Hung parliaments have become the norm in the UK, Canada, and now in Australia, which should give cause for concern. In short, it now appears that as a system of governance, the Westminster system can no longer furnish stable, single party, majority governments, which raises the question: why are we hanging onto this political vestige of the British Empire?
Essentially, by using a single member plurality electoral method for electing representatives in the lower house, Westminster is an adversarial system that gives strong institutional incentives to vote for either of two parties that can offer a government option because only the votes that establish a plurality within an electoral district are effective. All other votes, often more than 50 percent of the total votes cast, are simply discarded. Consequently, electors who may prefer a smaller party with little are no chance of forming a government are encouraged to cast their vote for the "lesser of the two evils."
Regardless of Westminster's systemic design, voters are rejecting the notion of being channeled towards two voting options, and it is this emerging pattern that renders the system obsolete. Simply put, Westminster is not designed for coalition governments. Yet, in each of the last elections in UK, Canada, and Australia, voters have collectively refused to give a single party a majority of seats, which is significant since the single member plurality voting method has a built in bias that has as an effect to manufacture majority governments for parties that have received less than 50 percent of the popular vote.
What we are witnessing is a splintering of the electorate. Over the years, sustained immigration combined with the decline of the influence of the mass media as a result of the rise of the Internet has multiplied the poles of attraction. No single party can capture the allegiance of enough voters to form a majority government.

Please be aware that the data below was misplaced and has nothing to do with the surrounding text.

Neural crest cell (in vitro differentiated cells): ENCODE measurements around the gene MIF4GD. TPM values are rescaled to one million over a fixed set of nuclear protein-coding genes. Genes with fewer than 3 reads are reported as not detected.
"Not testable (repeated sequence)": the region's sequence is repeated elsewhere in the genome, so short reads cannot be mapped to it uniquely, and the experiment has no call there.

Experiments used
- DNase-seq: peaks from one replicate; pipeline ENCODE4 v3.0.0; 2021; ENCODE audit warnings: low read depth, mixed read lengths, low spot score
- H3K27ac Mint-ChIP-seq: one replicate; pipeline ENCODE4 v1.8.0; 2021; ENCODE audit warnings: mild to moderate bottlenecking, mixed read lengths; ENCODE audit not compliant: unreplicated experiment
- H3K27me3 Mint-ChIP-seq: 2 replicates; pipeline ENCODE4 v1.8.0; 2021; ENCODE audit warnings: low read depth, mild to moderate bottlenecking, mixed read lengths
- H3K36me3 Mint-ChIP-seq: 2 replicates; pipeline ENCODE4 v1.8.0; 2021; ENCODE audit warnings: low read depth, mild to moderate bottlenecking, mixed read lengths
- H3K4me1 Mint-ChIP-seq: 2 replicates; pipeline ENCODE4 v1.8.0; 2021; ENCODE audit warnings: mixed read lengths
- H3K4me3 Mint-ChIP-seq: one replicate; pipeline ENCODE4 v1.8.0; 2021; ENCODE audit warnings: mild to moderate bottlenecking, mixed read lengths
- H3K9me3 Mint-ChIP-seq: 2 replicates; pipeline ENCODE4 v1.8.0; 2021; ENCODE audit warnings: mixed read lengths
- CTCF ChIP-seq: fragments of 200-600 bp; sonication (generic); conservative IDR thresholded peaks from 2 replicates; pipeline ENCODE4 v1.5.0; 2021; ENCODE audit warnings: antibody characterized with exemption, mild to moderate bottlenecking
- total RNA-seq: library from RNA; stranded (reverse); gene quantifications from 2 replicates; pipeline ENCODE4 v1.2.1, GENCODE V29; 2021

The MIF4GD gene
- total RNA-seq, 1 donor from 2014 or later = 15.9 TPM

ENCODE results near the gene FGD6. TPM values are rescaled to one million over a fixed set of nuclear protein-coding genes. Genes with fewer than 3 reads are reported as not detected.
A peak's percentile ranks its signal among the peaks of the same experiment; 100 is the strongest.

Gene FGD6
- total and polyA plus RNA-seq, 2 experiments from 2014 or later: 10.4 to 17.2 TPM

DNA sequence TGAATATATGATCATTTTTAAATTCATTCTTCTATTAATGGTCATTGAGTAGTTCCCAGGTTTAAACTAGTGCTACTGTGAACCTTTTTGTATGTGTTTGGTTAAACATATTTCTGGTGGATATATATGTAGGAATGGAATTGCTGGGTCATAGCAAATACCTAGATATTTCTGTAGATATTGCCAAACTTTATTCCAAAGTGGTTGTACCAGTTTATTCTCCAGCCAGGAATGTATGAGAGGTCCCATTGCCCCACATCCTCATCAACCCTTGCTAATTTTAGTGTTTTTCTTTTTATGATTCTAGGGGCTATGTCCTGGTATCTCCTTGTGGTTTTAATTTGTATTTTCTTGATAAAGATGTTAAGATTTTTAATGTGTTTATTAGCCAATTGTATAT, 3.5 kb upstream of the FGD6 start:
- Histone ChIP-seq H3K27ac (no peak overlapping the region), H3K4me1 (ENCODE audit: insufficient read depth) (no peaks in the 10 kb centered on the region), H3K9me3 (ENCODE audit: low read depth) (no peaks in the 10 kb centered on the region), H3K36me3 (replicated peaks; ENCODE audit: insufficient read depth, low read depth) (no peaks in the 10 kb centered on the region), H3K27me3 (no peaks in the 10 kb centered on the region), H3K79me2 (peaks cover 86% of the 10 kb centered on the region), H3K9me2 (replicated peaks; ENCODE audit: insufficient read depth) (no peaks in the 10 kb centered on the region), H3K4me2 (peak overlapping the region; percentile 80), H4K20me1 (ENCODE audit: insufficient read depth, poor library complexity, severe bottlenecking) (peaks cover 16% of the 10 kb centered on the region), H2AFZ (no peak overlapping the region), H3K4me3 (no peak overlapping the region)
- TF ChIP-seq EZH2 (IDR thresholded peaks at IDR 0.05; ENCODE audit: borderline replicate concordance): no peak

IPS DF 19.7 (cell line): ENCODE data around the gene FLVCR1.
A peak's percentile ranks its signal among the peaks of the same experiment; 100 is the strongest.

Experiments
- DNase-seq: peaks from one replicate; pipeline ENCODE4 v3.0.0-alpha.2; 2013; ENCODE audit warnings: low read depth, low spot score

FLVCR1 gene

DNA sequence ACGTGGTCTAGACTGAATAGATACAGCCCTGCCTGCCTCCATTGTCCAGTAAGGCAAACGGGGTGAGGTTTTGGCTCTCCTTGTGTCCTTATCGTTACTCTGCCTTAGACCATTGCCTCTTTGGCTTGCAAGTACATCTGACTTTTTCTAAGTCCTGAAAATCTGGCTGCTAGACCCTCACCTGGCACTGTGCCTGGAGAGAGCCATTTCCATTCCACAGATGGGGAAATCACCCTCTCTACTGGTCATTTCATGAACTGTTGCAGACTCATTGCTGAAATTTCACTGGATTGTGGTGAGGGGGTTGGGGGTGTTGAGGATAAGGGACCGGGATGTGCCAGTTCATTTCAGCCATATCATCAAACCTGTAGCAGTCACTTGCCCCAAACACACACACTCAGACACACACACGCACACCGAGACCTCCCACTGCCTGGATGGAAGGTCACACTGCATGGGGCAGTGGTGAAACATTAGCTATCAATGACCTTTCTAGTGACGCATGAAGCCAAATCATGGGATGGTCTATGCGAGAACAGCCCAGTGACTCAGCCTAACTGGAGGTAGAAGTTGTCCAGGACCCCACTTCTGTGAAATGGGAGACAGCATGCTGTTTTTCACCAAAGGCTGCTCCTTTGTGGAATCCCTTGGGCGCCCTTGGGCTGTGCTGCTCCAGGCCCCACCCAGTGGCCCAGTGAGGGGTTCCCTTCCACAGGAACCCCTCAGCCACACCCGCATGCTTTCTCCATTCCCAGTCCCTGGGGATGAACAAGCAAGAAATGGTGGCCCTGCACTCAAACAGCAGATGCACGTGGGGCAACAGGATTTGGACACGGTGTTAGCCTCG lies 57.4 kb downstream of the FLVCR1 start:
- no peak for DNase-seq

In each of the three countries, a single party can no longer effectively advance a legislative agenda, which results in varying levels of stalemate. In the UK, a ruling coalition formed between the Conservatives and the Liberal Democrats; however, the price to pay was a referendum on the voting system that could make coalition government a permanent fixture. In Australia, both the Labour Party and the Liberal-National Party Coalition will attempt to form a majority with the single Green and the four other Independents in the lower House, while the Greens hold the balance of power in the Senate. Finally, in Canada, the Conservatives cling to a single party minority government, having had to prorogue Parliament in order to avoid a non-confidence vote that would have toppled the government in favor of a coalition between the Liberals, the New Democrats and the Bloc Quebecois.
Given that single party majorities are rapidly giving way to coalition governments and the current economic situation demands a coherent, stable government to enable states to adapt to the changing conditions in the global economic order, nations governed by the Westminster system are in dire need of revamping their political systems. Unfortunately, the political parties that are used to forming majority governments are slow to accept the fact that their political reality has changed, and, in the meantime, the electorate is held hostage by those who steadfastly refuse to move ahead with systemic change.